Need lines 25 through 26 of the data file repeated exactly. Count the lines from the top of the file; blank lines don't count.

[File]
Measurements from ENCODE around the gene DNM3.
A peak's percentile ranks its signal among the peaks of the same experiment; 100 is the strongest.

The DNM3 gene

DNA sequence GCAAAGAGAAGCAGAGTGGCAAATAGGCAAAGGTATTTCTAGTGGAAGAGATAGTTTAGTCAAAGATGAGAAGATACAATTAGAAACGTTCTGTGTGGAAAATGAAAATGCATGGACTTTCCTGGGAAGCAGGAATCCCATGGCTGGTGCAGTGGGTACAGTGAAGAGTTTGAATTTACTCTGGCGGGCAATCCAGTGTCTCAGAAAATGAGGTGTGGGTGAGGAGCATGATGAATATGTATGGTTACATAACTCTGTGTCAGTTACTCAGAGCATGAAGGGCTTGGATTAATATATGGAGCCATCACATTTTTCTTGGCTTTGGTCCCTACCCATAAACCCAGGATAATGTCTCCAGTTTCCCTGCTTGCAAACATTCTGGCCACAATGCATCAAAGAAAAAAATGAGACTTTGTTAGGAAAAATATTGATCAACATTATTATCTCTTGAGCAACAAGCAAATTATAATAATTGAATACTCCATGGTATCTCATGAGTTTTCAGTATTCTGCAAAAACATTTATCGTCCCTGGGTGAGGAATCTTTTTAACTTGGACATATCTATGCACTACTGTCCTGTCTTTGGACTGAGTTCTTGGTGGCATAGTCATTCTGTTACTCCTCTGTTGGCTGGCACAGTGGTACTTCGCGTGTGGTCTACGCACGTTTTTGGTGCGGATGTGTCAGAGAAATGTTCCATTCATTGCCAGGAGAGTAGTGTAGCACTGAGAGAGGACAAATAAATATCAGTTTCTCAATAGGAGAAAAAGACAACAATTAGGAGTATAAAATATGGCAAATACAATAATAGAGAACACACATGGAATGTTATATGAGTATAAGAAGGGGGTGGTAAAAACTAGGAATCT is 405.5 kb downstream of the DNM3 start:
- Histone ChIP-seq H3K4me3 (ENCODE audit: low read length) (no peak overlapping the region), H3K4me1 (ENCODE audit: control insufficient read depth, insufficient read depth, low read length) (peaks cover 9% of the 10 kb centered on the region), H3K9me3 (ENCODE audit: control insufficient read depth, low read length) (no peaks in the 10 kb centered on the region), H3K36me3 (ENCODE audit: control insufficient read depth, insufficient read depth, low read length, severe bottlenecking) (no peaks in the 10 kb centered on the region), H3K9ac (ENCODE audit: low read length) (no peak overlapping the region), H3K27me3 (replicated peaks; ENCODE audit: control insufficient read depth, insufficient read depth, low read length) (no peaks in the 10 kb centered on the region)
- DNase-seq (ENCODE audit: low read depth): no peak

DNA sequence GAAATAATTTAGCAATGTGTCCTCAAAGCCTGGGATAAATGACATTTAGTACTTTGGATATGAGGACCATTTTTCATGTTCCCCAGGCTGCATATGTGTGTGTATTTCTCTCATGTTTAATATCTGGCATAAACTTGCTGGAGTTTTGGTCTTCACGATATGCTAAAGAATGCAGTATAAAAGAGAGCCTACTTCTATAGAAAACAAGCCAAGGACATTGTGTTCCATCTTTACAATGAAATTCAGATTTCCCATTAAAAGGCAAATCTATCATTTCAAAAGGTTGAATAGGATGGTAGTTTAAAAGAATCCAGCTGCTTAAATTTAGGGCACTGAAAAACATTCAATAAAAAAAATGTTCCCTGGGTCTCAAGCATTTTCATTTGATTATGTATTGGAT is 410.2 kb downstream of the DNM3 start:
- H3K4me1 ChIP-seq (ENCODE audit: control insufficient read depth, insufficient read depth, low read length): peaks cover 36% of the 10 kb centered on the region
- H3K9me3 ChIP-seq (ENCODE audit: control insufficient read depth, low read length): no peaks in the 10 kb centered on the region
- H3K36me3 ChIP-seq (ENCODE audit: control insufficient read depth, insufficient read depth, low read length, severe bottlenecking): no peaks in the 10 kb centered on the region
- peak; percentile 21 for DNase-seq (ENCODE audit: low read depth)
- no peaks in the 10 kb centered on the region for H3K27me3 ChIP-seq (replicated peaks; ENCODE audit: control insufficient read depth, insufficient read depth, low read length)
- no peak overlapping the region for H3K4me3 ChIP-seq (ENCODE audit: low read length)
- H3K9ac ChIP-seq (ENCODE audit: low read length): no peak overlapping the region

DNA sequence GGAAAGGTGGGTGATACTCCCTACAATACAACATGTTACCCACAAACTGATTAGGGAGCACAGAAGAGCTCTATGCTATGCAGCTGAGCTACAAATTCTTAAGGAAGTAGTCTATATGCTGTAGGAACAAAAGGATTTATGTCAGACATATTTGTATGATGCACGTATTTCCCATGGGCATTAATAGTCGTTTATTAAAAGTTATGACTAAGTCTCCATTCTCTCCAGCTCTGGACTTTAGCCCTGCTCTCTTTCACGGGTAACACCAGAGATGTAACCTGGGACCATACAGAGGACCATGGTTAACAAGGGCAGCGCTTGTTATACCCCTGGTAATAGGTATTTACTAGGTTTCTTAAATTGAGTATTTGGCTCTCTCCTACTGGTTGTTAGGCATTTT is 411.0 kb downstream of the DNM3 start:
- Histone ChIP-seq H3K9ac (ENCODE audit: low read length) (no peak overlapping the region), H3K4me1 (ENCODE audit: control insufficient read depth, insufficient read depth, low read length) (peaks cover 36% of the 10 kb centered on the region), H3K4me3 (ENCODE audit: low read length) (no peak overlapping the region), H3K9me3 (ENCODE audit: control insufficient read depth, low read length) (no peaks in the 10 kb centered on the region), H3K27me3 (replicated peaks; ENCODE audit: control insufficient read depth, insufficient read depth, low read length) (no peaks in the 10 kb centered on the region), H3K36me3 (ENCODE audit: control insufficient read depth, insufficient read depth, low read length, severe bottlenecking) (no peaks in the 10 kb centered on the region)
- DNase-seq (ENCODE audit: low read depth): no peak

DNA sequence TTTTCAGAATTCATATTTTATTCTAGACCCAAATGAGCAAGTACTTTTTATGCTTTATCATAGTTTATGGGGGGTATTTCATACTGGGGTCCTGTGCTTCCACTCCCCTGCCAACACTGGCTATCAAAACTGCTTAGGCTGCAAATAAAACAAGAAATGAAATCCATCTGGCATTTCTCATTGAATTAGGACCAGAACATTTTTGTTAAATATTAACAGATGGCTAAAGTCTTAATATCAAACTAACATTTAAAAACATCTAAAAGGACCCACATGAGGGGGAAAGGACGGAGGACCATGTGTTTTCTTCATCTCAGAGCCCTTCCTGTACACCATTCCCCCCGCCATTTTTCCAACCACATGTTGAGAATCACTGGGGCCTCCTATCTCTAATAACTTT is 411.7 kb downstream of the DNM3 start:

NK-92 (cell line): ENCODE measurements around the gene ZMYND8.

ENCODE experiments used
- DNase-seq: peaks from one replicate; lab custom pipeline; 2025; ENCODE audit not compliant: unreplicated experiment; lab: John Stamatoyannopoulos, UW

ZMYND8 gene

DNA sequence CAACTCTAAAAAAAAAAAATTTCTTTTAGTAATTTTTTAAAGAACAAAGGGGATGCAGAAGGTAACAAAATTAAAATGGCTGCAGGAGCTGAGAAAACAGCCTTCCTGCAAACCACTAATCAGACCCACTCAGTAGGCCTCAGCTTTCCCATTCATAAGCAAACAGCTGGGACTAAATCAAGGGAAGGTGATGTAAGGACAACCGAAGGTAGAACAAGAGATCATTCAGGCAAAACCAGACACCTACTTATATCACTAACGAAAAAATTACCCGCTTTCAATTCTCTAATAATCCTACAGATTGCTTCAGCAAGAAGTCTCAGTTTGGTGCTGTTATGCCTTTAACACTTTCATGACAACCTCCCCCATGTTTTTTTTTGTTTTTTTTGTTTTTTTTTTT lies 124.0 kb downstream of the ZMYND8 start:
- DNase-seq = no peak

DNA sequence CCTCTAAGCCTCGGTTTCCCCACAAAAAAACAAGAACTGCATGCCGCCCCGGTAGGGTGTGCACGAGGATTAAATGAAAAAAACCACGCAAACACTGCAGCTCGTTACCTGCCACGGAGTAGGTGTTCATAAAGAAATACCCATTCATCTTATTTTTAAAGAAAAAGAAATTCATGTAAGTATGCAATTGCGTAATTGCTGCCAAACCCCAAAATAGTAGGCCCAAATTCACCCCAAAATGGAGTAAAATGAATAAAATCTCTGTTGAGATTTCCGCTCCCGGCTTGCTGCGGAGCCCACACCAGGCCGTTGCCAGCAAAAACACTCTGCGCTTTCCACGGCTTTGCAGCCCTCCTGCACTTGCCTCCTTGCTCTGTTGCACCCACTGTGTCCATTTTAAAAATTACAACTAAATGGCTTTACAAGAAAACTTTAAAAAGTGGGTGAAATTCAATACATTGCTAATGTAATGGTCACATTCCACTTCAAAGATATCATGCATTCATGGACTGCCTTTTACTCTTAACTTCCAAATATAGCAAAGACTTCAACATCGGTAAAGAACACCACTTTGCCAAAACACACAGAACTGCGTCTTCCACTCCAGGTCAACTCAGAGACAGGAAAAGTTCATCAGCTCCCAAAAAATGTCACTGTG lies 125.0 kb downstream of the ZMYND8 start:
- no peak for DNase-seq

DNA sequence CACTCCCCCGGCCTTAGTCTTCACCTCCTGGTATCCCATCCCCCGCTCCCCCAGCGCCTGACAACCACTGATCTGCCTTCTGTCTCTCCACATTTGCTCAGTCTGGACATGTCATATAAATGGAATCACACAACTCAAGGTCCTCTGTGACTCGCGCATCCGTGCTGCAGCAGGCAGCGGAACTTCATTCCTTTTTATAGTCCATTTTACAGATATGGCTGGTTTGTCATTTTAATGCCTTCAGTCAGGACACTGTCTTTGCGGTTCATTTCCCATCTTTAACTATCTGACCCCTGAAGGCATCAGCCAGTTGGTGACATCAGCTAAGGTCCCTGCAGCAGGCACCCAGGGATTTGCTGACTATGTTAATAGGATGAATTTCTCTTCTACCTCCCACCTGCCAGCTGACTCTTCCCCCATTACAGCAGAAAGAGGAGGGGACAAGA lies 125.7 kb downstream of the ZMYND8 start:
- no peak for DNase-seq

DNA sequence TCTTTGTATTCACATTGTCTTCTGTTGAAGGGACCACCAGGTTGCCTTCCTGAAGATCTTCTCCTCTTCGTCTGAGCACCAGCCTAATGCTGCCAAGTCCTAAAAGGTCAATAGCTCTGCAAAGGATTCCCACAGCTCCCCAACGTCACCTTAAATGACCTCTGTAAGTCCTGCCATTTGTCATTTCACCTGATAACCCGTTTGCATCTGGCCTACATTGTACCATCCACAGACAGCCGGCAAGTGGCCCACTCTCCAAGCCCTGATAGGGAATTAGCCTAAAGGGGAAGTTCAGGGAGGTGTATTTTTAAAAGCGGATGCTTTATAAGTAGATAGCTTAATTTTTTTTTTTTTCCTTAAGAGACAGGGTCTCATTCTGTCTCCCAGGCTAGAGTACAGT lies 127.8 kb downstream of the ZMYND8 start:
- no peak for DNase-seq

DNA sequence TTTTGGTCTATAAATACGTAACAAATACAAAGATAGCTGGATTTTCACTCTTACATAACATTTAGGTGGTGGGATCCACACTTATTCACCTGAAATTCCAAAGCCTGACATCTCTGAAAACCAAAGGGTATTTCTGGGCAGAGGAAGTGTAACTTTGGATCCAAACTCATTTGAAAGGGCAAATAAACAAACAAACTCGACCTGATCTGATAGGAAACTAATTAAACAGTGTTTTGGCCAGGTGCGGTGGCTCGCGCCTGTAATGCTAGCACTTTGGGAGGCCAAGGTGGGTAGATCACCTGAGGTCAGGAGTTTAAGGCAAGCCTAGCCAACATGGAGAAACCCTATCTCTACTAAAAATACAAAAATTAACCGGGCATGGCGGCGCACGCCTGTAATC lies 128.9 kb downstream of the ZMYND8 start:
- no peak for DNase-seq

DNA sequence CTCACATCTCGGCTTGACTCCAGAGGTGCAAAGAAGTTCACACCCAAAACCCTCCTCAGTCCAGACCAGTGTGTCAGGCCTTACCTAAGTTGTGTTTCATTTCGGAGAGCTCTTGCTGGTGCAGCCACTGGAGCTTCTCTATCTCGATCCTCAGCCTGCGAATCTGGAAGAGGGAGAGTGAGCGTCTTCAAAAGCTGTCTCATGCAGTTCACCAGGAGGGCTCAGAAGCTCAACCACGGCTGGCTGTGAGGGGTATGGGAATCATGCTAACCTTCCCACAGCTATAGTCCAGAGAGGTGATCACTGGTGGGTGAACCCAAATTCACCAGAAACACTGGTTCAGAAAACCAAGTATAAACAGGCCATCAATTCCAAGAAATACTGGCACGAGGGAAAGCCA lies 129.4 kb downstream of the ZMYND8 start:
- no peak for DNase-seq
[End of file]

DNA sequence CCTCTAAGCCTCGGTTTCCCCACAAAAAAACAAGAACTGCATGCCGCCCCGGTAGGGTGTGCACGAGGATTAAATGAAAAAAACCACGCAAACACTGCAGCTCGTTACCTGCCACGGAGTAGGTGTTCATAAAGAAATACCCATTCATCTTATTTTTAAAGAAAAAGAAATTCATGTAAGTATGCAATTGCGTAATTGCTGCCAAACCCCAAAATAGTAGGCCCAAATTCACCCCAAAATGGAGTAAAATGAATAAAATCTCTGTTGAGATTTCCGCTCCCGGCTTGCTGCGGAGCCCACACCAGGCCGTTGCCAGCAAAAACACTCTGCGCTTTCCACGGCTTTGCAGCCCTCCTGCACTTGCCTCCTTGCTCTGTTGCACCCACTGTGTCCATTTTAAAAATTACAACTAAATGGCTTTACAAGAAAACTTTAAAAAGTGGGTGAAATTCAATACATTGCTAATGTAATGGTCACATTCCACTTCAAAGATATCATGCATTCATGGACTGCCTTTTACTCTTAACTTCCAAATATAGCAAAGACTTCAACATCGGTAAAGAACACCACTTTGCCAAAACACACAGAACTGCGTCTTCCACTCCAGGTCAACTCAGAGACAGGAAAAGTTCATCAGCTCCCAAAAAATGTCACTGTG lies 125.0 kb downstream of the ZMYND8 start:
- no peak for DNase-seq